The COVID-19 pandemic presents a serious public health crisis to the United States and to the world at large. One critical need is for improved and simplified methods to detect the SARS-COV-2 virus. Many of the available tests lack specificity, take several hours to complete, and require centralized high-complexity laboratory equipment. Researchers supported by this award will develop and test a novel system for electrochemical detection of viral RNA sequences without the need for complex laboratory procedures. The work will be led by investigators at Tuskegee University, working in collaboration with Auburn University researchers. In addition to the potential societal benefit accrued from improved SARS-COV-2 testing, the undergraduate and graduate student training conducted as part of the project will help to advance and broaden the participation of students from HBCUs.

Electrochemical nanocomposite biosensors are powerful tools for the detection of biomarkers and environmental hazards. DNA or RNA fragments found in clinical samples typically fall below the detection limits of most methods of unamplified DNA/RNA detection. The research supported by this award will test the utility of simple nanocomposite sensor detecting DNA/RNA directly from unamplified samples. This technology offers an unprecedented simultaneous and multiplexed detection of different pathogen sequences in a high-throughput format with electrical readout. The simplified approach has the potential to dramatically reduce sample turnaround time due to their label free character and high sensitivity with a disposable ?sensor strip.? Results from these studies will be disseminated through publication in peer-reviewed journals, presentations at scientific meetings, and potentially through commercialization of the resulting technology. This RAPID award to Tuskegee University is made by the Division of Biological Infrastructure and is also supported by the NSF HBCU Excellence in Research Program.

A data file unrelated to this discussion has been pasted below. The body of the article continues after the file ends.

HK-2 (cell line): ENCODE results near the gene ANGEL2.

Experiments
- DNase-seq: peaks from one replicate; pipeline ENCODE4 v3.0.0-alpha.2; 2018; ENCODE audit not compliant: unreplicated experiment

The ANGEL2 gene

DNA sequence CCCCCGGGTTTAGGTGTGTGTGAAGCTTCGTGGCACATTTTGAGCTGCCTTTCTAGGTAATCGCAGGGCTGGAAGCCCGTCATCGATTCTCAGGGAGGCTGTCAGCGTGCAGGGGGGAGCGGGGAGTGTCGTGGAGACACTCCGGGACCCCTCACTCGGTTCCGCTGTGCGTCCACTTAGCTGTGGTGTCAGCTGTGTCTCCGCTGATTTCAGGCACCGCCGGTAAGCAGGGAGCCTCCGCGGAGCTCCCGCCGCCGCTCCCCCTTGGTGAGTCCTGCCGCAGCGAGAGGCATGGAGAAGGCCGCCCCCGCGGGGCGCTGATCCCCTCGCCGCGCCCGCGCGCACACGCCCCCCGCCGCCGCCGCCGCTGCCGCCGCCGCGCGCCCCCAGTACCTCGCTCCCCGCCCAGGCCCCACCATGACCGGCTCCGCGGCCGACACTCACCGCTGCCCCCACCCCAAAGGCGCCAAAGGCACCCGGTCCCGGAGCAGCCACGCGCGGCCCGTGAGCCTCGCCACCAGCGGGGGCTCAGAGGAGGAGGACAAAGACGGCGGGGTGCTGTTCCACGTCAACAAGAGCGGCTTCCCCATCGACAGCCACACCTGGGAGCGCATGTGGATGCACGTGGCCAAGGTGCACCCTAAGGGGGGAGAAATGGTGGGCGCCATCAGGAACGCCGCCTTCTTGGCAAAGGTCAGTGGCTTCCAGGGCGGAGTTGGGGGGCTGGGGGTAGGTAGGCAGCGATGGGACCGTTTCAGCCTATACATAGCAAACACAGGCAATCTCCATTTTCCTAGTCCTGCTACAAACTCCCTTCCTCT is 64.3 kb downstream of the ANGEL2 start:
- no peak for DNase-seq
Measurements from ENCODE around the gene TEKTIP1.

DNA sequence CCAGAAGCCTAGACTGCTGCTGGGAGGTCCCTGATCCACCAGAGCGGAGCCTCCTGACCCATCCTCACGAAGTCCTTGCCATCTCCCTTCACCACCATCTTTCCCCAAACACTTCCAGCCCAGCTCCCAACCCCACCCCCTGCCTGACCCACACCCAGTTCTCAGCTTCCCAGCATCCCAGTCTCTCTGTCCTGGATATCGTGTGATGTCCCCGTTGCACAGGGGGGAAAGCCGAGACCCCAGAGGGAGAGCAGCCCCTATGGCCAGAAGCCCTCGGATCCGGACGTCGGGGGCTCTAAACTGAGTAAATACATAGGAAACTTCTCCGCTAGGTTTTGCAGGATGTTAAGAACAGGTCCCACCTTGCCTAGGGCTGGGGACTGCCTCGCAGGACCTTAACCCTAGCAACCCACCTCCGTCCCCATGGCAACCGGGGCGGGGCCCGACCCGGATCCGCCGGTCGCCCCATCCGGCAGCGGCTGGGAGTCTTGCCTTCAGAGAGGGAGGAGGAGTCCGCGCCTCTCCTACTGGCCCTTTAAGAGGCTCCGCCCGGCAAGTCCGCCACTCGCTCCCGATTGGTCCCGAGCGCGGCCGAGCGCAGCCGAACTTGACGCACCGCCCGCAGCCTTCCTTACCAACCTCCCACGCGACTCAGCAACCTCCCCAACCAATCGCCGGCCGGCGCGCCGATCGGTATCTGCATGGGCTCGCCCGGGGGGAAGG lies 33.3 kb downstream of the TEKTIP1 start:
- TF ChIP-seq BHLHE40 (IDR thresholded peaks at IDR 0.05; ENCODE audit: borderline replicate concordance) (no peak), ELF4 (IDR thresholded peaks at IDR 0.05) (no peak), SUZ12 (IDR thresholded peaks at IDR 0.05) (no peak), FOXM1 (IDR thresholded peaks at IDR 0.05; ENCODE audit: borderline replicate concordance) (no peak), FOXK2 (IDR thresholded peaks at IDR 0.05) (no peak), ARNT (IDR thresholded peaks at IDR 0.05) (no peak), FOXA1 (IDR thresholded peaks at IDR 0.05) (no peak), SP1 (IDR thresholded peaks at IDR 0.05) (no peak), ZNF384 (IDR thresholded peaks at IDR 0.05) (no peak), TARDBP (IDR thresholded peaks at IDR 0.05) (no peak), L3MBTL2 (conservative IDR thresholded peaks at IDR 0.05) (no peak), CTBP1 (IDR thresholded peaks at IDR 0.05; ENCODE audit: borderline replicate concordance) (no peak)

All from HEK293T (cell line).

This award reflects NSF's statutory mission and has been deemed worthy of support through evaluation using the Foundation's intellectual merit and broader impacts review criteria.

National Science Foundation (NSF)
Division of Biological Infrastructure (DBI)
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Steven Ellis
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Tuskegee University
Tuskegee Institute
United States
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